Santa Monica Observer - Community, Diversity, Sustainability and other Overused Words

By Olga Zurawska
Michael Louis 

On the Day of the Homeless Count: a Question for the Homeless Industrial Complex

Where Is the Oversight and Accountability for Santa Monicans’ Tax Dollars?

 

January 29, 2020

Over the past two years eight lawsuits have been filed by clients and former employees against the City’s sole provider of homeless services, The People Concern. A current lawsuit by a former employee, a case manager, alleges that her supervisor repeatedly asked her and her co-worker to sign various forms and/or applications on behalf of the organization’s homeless clients. These forms included budgeting forms, low-income housing forms, compliance forms, policy and procedure forms and income qualification forms.

According to the complaint, the plaintiff was ultimately terminated from her employment after she protested such requests and developed a stress-related medical condition. The plaintiff alleges that her employers “derive actual and significant monetary benefits by and through one another’s unlawful conduct, and by using one another as the funding source for their own personal expenditures.” Further, the plaintiff alleges that, “Employers (...) hide behind Defendants to perpetrate frauds, circumvent statutes or accomplish some other wrongful or inequitable purpose.”

Another lawsuit by former employees of The People Concern states, in pertinent part, "Defendants created and maintain a lawless, unhealthy, and dangerous environment for both the homeless people they serve, and for front-line dedicated employees such as the Plaintiffs, who were harassed, retaliated against and ultimately discharged for standing up for their right to a workplace free from health hazards and harassment based on race and sex."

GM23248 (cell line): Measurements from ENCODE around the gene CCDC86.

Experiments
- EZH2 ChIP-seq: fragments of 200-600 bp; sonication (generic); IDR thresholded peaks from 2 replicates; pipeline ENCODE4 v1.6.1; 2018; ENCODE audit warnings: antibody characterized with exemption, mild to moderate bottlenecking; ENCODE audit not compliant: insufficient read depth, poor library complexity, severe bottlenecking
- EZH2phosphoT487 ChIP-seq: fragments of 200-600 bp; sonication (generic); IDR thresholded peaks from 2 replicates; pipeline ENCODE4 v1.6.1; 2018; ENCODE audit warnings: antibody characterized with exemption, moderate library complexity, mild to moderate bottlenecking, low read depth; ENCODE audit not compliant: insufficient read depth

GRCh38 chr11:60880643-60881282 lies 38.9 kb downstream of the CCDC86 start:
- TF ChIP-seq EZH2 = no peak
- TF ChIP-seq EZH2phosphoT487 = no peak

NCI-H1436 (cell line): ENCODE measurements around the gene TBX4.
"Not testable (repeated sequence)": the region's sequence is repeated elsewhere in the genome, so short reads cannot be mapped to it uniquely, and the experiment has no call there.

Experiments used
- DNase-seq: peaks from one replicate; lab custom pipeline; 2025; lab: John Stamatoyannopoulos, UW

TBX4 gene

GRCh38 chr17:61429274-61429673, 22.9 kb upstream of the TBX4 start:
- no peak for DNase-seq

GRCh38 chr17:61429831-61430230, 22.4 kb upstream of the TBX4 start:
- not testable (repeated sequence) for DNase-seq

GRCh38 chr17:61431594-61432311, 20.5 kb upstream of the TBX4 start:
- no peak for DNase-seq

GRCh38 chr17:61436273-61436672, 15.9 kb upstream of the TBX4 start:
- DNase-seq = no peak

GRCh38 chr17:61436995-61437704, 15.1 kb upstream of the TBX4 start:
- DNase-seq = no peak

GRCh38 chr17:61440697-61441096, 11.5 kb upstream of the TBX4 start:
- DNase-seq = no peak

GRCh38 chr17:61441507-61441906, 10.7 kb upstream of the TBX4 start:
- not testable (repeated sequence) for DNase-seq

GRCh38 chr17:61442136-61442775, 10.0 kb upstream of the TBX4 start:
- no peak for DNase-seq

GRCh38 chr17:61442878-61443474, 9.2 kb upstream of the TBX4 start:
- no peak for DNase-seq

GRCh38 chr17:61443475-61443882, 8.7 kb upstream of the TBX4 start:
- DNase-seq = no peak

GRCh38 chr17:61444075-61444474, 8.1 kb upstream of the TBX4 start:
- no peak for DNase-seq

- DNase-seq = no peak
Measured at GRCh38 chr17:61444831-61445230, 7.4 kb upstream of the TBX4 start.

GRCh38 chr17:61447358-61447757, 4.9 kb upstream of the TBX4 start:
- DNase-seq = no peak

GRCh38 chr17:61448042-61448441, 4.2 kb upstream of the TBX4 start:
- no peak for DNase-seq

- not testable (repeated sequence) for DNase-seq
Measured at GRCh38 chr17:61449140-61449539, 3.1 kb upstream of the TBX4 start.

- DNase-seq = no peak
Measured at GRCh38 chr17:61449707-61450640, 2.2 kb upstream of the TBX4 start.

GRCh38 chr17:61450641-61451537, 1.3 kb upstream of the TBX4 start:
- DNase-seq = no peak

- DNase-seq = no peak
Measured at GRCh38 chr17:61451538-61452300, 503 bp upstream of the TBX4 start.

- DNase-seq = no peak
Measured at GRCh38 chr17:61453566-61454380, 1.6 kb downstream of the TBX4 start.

Over the past two years current and former clients of The People Concern, have attempted to alert the Los Angeles County Board of Supervisors, the Santa Monica City Council and multiple city commissions about the poor quality of the services they had experienced. These individuals testified multiple times about how housing case management exists mostly on paper instead of practice, and about rampant civil rights violations, including disability discrimination. They testified that grievances and formal complaints filed by both clients and advocates were ignored. They reported abuse and retaliation by staff through withdrawing of vital services such as temporary and permanent housing, filing of false records and police reports, and slander.

The People Concern and the City participate in the cover up of these facts.

In 2017 a journalist attempted to obtain the number of unduplicated homeless individuals served by The People Concern’s Access Center in recent years from Executive Director John Maceri. The journalist did not receive an answer. A Santa Monica resident was told by staff that these figures could be found on their official website, which was in fact not true. The City department handling media inquiries was embarrassed to tell the journalist that they were unable to obtain the requested information.

Poor accountability and lack of proper oversight in social service programs is a concern of all the residents of Los Angeles County. The following is a disturbing example of the joint powers homeless services authority of the City and County of Los Angeles — LAHSA, which funds some of the services in Santa Monica: